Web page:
Last week in the Australian state of Queensland, federal police confiscated a whopping 5,465 ounces of silver (worth roughly $106,000) from a man’s home.
This was part of a larger series of police raids instigated by the Australian Tax Office against individuals suspected of tax evasion.
Two obvious lessons come to mind which bear repeating:
1) As we discussed yesterday, only an idiot commits tax fraud or tax evasion. This goes without saying.
There are far too many completely legitimate ways to reduce or even eliminate what you owe… which means there’s absolutely zero reason to take any chances by wilfully breaking the law.
I know this doesn’t apply to the vast majority of people reading this, but if you are one of the handful of people out there who has been noncompliant with taxes, definitely consider your options to get it fixed.
They will find out eventually.
It’ll be a much better outcome that you step forward and admit a mistake than wait for the inevitable federal agents to kick down your door in the middle of the night.
2) Don’t keep the majority of your assets at home
I’m sure that at least some of the people who were subject to the Australian Tax Authority’s raids probably did commit tax evasion.
But there are probably many who didn’t… people who just happened to end up on the agency’s list through some honest misunderstanding.
Nevertheless, they still had federal police raiding their homes, confiscating anything that looked valuable, including cash and precious metals.
This could happen to anyone. Any of us could end up by mistake on the wrong side of some government agency’s list. It happens to innocent people every single day.
The real downer is that once armed agents seize your property or freeze your bank account, it’s up to you to prove your own innocence… even though they’ve deprived you of your financial resources to do so.
You don’t ever want to find yourself in this position. And merely hoping it will never happen isn’t exactly a great insurance policy.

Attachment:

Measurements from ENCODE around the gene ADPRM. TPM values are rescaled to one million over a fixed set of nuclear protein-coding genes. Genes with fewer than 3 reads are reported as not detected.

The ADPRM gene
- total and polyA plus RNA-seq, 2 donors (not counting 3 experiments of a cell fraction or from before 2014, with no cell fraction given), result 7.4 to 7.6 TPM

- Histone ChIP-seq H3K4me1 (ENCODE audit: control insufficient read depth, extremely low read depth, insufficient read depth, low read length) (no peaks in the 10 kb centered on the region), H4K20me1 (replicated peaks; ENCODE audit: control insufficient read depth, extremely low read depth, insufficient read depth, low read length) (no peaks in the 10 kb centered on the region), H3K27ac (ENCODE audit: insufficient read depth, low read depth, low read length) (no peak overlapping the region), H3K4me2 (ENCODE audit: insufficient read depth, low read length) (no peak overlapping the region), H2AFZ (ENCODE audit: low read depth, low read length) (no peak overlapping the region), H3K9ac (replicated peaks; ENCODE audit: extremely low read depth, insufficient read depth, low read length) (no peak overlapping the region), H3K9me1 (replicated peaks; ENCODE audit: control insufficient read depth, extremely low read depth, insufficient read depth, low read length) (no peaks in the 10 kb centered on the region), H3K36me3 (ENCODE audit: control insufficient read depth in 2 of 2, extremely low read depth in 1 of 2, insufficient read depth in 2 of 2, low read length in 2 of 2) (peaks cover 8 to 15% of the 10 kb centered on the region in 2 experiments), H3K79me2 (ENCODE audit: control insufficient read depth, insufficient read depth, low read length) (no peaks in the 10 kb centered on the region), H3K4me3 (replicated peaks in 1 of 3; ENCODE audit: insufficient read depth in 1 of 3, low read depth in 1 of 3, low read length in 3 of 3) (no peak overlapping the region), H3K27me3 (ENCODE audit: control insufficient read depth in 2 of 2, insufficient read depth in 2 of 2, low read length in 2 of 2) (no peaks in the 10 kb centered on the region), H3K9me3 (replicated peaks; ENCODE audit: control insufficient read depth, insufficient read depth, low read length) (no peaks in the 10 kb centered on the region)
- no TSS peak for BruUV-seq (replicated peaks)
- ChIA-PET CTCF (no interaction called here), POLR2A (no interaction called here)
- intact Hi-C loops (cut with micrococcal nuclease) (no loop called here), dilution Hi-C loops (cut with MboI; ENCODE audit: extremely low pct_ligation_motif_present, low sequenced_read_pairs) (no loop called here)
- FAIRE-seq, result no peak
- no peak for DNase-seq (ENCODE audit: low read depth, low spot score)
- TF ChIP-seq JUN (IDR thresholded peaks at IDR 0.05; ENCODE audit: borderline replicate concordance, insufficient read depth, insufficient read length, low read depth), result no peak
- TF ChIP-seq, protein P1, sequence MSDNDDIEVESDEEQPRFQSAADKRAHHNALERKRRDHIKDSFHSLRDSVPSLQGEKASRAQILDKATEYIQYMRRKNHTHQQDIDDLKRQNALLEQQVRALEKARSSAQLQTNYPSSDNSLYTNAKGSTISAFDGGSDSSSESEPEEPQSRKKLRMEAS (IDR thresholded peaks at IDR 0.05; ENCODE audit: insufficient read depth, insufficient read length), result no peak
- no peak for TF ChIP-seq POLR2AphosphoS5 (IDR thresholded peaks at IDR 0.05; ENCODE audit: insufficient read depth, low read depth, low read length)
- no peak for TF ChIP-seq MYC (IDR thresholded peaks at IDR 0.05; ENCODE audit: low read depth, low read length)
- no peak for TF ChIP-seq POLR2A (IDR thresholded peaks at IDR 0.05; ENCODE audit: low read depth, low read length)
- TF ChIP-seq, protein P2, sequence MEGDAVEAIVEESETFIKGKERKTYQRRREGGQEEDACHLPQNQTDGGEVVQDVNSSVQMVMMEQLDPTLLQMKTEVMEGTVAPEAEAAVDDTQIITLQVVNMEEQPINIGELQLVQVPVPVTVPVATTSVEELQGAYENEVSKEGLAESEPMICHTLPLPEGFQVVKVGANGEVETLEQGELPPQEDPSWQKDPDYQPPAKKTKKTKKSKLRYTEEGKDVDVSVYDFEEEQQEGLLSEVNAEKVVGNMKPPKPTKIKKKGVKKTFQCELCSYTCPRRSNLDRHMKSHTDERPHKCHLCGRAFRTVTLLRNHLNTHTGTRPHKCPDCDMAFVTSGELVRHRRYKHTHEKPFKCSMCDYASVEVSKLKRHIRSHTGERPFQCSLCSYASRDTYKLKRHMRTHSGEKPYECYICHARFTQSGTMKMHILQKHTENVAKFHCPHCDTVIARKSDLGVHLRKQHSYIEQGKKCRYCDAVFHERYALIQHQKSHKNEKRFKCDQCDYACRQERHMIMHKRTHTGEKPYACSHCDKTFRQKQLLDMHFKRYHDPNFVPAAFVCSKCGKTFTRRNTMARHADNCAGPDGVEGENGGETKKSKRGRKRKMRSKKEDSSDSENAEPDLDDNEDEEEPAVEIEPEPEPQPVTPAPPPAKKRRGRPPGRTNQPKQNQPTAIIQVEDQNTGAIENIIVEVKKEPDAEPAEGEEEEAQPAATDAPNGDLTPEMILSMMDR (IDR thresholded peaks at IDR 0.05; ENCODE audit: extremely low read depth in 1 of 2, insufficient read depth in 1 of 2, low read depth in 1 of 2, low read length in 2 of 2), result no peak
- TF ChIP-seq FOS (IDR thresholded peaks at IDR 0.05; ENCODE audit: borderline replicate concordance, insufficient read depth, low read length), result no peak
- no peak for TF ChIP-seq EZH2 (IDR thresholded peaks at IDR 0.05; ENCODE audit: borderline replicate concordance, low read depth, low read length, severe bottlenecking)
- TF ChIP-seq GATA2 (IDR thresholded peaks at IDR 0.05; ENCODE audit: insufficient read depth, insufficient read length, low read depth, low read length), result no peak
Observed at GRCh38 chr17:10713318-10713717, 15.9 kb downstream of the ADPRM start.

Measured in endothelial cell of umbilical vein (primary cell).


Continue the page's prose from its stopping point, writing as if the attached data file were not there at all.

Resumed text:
Have a backup plan.
Yes, it makes a LOT of sense to hold some physical cash and precious metals in a safe at your home or office.
These are both great hedges against risks in the banking system and monetary system, neither one of which should be underestimated.
Remember what happened in Cyprus back in 2013? The entire banking system went bust, prompting the government to freeze everyone’s bank account and lock an entire nation out of its savings.
It all happened overnight. Friday afternoon everything was fine. Saturday morning was chaos.
Just imagine being frozen out of your life’s savings without warning. It must have been debilitating.
But anyone who had thought ahead and maintained a small stash of precious metals or physical cash at home was just fine.
This is an easy, no-brainer, almost zero-cost strategy to implement.
But just remember that any domestic assets, whether a local bank account or even cash held in a safe at your house, are still within the jurisdiction of your home country’s government agencies.
This means that everything you own is at risk if you happen to be the next innocent person to mistakenly end up on the wrong side of their list.
Don’t keep too much in the home safe. I’d suggest that 1-2 months of living expenses would go a long way in mitigating those financial, banking, and monetary risks.
And don’t keep the rest in your local bank account; again, bank accounts are especially easy for domestic authorities to freeze and confiscate.
Definitely consider keeping at least some assets in a different jurisdiction overseas where your home government has no direct authority.
This could include assets like a savings account at a foreign bank, precious metals held at a secure storage facility overseas, or even cryptocurrency like Bitcoin.